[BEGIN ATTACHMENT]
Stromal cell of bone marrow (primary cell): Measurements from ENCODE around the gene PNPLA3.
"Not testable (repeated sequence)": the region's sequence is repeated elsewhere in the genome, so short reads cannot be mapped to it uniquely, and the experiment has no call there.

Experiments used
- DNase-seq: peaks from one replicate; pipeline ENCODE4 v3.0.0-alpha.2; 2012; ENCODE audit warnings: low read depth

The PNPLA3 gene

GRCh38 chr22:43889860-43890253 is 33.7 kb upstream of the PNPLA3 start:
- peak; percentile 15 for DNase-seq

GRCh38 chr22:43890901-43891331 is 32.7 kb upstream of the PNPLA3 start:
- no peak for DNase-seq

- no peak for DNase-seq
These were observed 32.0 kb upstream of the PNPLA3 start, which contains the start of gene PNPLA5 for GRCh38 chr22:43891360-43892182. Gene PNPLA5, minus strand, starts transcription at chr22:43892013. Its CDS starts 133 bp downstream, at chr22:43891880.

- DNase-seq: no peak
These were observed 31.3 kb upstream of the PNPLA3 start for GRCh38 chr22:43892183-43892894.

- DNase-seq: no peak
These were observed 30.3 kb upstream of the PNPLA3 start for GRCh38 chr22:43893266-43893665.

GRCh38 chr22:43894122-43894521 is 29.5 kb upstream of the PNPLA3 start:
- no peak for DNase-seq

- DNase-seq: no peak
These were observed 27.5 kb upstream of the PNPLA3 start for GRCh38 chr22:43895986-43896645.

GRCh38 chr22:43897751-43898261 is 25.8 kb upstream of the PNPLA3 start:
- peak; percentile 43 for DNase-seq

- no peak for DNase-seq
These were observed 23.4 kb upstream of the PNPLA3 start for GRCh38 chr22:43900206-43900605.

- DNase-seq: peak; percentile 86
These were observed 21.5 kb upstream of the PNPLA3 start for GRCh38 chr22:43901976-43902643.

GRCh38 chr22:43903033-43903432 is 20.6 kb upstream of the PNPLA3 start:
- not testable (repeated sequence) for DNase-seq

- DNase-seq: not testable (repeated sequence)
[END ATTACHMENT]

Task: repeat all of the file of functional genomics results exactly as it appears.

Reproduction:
Stromal cell of bone marrow (primary cell): Measurements from ENCODE around the gene PNPLA3.
"Not testable (repeated sequence)": the region's sequence is repeated elsewhere in the genome, so short reads cannot be mapped to it uniquely, and the experiment has no call there.

Experiments used
- DNase-seq: peaks from one replicate; pipeline ENCODE4 v3.0.0-alpha.2; 2012; ENCODE audit warnings: low read depth

The PNPLA3 gene

GRCh38 chr22:43889860-43890253 is 33.7 kb upstream of the PNPLA3 start:
- peak; percentile 15 for DNase-seq

GRCh38 chr22:43890901-43891331 is 32.7 kb upstream of the PNPLA3 start:
- no peak for DNase-seq

- no peak for DNase-seq
These were observed 32.0 kb upstream of the PNPLA3 start, which contains the start of gene PNPLA5 for GRCh38 chr22:43891360-43892182. Gene PNPLA5, minus strand, starts transcription at chr22:43892013. Its CDS starts 133 bp downstream, at chr22:43891880.

- DNase-seq: no peak
These were observed 31.3 kb upstream of the PNPLA3 start for GRCh38 chr22:43892183-43892894.

- DNase-seq: no peak
These were observed 30.3 kb upstream of the PNPLA3 start for GRCh38 chr22:43893266-43893665.

GRCh38 chr22:43894122-43894521 is 29.5 kb upstream of the PNPLA3 start:
- no peak for DNase-seq

- DNase-seq: no peak
These were observed 27.5 kb upstream of the PNPLA3 start for GRCh38 chr22:43895986-43896645.

GRCh38 chr22:43897751-43898261 is 25.8 kb upstream of the PNPLA3 start:
- peak; percentile 43 for DNase-seq

- no peak for DNase-seq
These were observed 23.4 kb upstream of the PNPLA3 start for GRCh38 chr22:43900206-43900605.

- DNase-seq: peak; percentile 86
These were observed 21.5 kb upstream of the PNPLA3 start for GRCh38 chr22:43901976-43902643.

GRCh38 chr22:43903033-43903432 is 20.6 kb upstream of the PNPLA3 start:
- not testable (repeated sequence) for DNase-seq

- DNase-seq: not testable (repeated sequence)